He's been Lakewood's mayor for less than three years, but FitzGerald claims he's accomplished a lot in the job: more cops, less crime, budget cuts that put the city on sound financial footing. He spent three years in the FBI in Chicago, which he hopes will help convince voters that he'll clean out corruption in the county building too.
What we should expect from the new county executive: "A radical shift to a more performance-based and ethical county government. ... Any of the big, ambitious things county government might try to do are going to be impossible if people can't have basic trust." Also, the new executive needs to get the city, suburbs and the private sector to agree on a regional economic strategy. "That's the toughest part of the job of all. You can't do that by fiat. You have to do that by persuasion."
Jobs: FitzGerald wants to create a fund he calls the Fourth Frontier, a play off the state's Third Frontier program. It would offer grants and zero-interest loans to private businesses in growth sectors such as medicine, high-end manufacturing and green energy if they pledge to expand in Cuyahoga County.
Regionalism: FitzGerald supports the Regional Prosperity Initiative, a 16-county proposal to share increased tax revenue from new businesses and discourage infighting between towns. Within Cuyahoga County, he'd require cities to sign a "no-poaching, noncompete agreement" before his Fourth Frontier program would make loans in their communities, "so that individual cities aren't trying to be vultures on other people's tax base."
More reforms: FitzGerald says the sheriff's office should create a countywide law-enforcement strategy and add to its felony-warrant staff. Although the sheriff has 1,200 employees, only eight serve warrants full time, and there's an 18,000-warrant backlog.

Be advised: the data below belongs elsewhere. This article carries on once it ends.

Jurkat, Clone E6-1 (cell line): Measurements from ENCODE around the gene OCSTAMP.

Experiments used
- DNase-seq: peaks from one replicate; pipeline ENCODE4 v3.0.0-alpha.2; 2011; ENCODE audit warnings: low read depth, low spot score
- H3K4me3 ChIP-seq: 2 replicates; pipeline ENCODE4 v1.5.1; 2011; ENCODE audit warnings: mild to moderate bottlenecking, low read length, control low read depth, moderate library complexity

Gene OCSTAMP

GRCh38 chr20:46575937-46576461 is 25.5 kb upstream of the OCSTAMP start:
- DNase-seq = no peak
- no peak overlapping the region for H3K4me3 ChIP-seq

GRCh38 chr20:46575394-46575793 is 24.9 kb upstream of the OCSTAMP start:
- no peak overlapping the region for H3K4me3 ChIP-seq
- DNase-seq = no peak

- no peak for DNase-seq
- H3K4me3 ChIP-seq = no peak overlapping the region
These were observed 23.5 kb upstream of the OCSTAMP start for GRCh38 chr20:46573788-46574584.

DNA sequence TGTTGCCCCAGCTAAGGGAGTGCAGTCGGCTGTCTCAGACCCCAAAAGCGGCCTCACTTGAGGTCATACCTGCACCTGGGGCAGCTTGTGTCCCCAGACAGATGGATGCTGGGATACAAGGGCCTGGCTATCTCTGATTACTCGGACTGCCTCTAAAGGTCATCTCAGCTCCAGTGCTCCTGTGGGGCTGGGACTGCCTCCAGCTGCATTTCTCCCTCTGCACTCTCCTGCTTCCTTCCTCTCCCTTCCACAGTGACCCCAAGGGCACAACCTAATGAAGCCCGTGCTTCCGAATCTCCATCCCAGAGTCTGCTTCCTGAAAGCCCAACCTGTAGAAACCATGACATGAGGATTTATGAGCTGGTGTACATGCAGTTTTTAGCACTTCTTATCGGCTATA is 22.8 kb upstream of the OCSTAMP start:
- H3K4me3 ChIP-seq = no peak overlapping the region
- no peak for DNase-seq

The current county government's successes and failures: "It's failed because it hasn't taken leadership on regionalism issues. It hasn't articulated a vision for where the county should head. It has relied too heavily on nepotism and patronage to fill positions." But he praises the county board of health, its early childhood programs, its bond rating and its work on arts and culture issues.
Can Ed FitzGerald convince voters he's a reformer?
Ed FitzGerald's pitch makes him sound like a modern Eliot Ness. He's had a passion for fighting political corruption since his days as an FBI agent, cleaning Mafia influence out of the city government in Cicero, Ill. (once home to Al Capone). He even describes the parallels between that case and our county corruption probe: kickbacks from contractors to politicians, bribes disguised as home improvements. Yet his opponents are attacking his credentials as a reformer because he's the only major county executive candidate who opposed Issue 6, which created the job he's running for.
FitzGerald's political talents are never clearer than when he's defending himself. He's got an answer for everything. Sure, he argued against Issue 6 in debates last fall — because he thinks the charter makes the county executive too powerful, a problem he'd address by creating an independent inspector general's office. Yes, he took donations from Jimmy Dimora, Frank Russo and his recently indicted son Vince Russo a few months before the FBI raided their offices in 2008. But he donated that money this year to a charity for returning veterans, and he was one of the first Democrats to call on Dimora and Russo to resign.
His political positioning is so deft and shrewd, it may play into the other main attack against him: He's too ambitious, trying to move up too fast. FitzGerald's got an answer for that too — he says he'll govern fearlessly, without an eye on getting re-elected.